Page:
Thursday, 2 February 2017

Conclave of Har review: Ragnar Blackmane, By Aaron Dembski-Bowden

A happy mistake brings you this review. At the GW open day on 2nd Jan I picked up this book in error. I had MEANT to buy Leman Russ (which wasn't actually out as it happens) and grabbed this thinking it was that title. By the time I realised my error it was too late.

I wasn't that downhearted though, ADB is a safe bet these days and doesn't churn out crap books. I certainly can't remember any in any event. I'm sure I would enjoy reading his Ragnar Blackmane tale just as much as Wraight's latest effort on the Space Wolves' Primarch.

Afterall, the last time I remember reading a book based around Ragnar it was Bill King's Space Wolves series and that was very good though it might seem a little dated by today's standards. I was also a little put off by King's depiction of the character but ceded that this was in Ragnar's formative days as the books told of his transition from Fenrisian tribe member to superhuman Astartes. Apparently the series was picked up by another author after King's departure, I never read it. I'm not a fan of other authors picking up and continuing existing works and have not read the latter Gotrek and Felix books (another King opus) for this very reason. Indeed, I fervently hope that Dan Abnett returns at some point to continue his Gaunts Ghosts and Inquisitor series. I'd hate to see his vision compromised by anyone else though I grant that would be better than never having them concluded at all.

However I digress, this is but one of a series of Space Marine Legends (not to be confused with the Warhammer 40,000 Legends Partwork) each of which focuses on a different character. Available so far are Shrike, Azrael, Cassius and this book, Ragnar Blackmane. Assuming that they intend to continue, there is a lot of scope for future books. This new series seems to be in the preferred Black Library format which is to say a small hardback, a little longer than the Novellas but shorter than a full length novel at 200 pages. It's much the same as the Beast Arises series which recently concluded. It's an expensive format but it looks like we are stuck with it for now.

Anyway, lets get to the meat of the book itself. The story is split across different periods of Ragnar's life as a marine. It starts in current times, indeed as he is on Cadia fighting against Abbadon's latest Black Crusade it can be said that this is the most up to date of Black Library books, certainly the fight is not going well and Ragnar is forced to admit that he may well not survive and this may be the end of his saga, in which case he is determined to make it an ending worthy of song. This is a seasoned and wiser Ragnar, one that has been Jarl for some time, a less brash and impetuous warrior, worthy of the title 'legend'. It is prehaps surprising then that the vast majority of the book takes place in the past, showcasing a much more immature Ragnar. The sections on Cadia are little more than bookends to the story. With a tale from Ragnar's past sandwiched in between and broken into two parts.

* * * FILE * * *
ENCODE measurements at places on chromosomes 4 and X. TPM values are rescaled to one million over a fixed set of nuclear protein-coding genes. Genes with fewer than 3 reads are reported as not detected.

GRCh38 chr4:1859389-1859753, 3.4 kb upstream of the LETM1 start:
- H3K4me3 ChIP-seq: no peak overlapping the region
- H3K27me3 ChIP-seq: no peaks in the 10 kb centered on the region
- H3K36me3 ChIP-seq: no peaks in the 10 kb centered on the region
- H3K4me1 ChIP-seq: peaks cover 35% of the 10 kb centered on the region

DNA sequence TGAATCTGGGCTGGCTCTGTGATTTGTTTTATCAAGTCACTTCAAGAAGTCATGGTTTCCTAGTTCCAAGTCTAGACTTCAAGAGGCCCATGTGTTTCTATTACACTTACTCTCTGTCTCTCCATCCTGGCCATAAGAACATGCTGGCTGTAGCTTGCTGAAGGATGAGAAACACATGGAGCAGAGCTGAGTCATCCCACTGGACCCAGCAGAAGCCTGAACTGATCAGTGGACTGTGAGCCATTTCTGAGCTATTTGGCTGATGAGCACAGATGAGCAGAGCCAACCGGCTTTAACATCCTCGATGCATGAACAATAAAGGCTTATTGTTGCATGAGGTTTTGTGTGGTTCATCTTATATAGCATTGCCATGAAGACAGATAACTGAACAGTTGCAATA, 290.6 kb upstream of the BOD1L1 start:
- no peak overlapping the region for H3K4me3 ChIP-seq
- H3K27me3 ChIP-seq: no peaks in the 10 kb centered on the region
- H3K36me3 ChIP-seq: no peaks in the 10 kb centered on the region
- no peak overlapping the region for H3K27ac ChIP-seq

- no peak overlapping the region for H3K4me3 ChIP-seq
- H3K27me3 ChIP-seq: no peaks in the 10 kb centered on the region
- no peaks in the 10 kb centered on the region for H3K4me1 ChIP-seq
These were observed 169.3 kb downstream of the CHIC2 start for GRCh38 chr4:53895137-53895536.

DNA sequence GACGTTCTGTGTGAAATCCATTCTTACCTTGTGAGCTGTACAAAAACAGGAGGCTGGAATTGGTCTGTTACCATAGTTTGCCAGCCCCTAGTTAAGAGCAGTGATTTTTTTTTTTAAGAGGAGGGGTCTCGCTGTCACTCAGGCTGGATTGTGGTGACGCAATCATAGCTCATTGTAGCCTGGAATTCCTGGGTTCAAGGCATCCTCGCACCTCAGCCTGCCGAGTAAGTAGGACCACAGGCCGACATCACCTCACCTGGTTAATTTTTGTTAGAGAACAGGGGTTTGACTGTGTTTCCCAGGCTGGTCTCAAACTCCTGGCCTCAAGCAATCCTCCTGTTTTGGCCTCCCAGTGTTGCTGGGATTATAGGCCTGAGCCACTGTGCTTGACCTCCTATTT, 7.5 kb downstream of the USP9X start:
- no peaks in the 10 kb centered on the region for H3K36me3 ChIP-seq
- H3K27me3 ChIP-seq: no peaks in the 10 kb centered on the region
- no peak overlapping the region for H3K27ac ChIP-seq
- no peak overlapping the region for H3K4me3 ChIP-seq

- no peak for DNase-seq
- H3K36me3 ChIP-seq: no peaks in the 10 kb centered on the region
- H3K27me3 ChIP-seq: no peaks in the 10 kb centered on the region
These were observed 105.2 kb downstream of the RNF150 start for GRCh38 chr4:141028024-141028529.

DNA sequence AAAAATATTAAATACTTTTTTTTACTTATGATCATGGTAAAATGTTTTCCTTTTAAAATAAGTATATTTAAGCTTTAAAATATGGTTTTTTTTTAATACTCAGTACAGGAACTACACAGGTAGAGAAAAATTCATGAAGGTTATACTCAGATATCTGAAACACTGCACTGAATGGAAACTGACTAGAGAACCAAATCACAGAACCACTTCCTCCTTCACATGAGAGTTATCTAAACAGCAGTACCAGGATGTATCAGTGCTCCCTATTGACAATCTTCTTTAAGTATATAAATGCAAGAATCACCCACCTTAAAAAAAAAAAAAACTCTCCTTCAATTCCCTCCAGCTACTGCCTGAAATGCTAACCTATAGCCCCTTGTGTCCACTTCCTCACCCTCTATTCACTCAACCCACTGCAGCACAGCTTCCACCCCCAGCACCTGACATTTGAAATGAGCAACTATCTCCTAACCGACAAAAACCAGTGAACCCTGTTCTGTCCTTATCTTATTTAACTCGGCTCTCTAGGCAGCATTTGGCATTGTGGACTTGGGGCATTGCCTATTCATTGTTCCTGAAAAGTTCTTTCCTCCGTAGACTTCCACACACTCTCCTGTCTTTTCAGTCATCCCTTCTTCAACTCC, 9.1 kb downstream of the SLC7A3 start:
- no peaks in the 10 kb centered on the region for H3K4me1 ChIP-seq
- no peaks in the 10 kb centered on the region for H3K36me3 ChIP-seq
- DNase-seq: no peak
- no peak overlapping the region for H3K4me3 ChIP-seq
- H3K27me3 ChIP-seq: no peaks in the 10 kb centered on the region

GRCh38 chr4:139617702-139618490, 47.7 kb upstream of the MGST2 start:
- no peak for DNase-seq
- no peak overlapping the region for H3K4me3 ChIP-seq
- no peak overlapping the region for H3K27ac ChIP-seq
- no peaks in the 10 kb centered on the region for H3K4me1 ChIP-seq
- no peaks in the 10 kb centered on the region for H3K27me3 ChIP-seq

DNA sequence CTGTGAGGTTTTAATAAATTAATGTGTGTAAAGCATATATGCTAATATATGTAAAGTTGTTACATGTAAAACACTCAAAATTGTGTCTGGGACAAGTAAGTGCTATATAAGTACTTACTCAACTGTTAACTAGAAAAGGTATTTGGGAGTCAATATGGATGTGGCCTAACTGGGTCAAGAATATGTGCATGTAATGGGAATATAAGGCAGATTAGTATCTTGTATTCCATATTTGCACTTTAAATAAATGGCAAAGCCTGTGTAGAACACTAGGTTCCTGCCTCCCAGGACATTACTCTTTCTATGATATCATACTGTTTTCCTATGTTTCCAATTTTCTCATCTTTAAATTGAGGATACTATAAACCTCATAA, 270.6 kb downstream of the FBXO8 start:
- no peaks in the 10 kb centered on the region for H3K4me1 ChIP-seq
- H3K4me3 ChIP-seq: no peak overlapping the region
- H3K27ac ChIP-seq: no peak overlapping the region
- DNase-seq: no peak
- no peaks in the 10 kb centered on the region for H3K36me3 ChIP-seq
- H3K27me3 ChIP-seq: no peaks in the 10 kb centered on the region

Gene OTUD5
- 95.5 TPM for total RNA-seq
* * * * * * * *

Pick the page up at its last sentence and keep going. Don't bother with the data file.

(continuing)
I'll not say a great deal  more for risk of spoiler but two other legions are involved one of which is the Dark Angels (of course) and Ragnar's actions then directly influence events in the future. The narrative is tight, and the writing is up to ADBs usual standards even if the actual story and exploits of Blackmane fall some way short of 'legendary'.

And that perhaps is the only real criticism I can level at this book, its all a bit standard, Nothing of import really happens and you get the feeling that there were many more sagas of Ragnar that would have been better suited to a title like this. This feels like the kind of book that ADB could write in his sleep and you get the feeling he is on autopilot pretty much all the way through, this is effortless for him. Even the template used for the Space Wolves is that laid down by Dan Abnett in Burning of Prospero, though ADB does add a few embellishments like the supporting main character who is a Bard and Ragnar's antagonist in the story.

So overall its a solid effort. ADB is a safe bet as I said and this is an enjoyable if not particularly memorable book that oozes an effortless class and elan. The characterization is good and it seems that ADB could turn his hand to pretty much any Space Marine chapter without breaking a sweat. Should Dan be unable to continue his series ADB would probably be my choice to pick it all up and he shows what he can do here without even really trying. It's just a shame that it's not a little bit more epic and special.

Incidentally I do now have Leman Russ and will be reviewing that soon.


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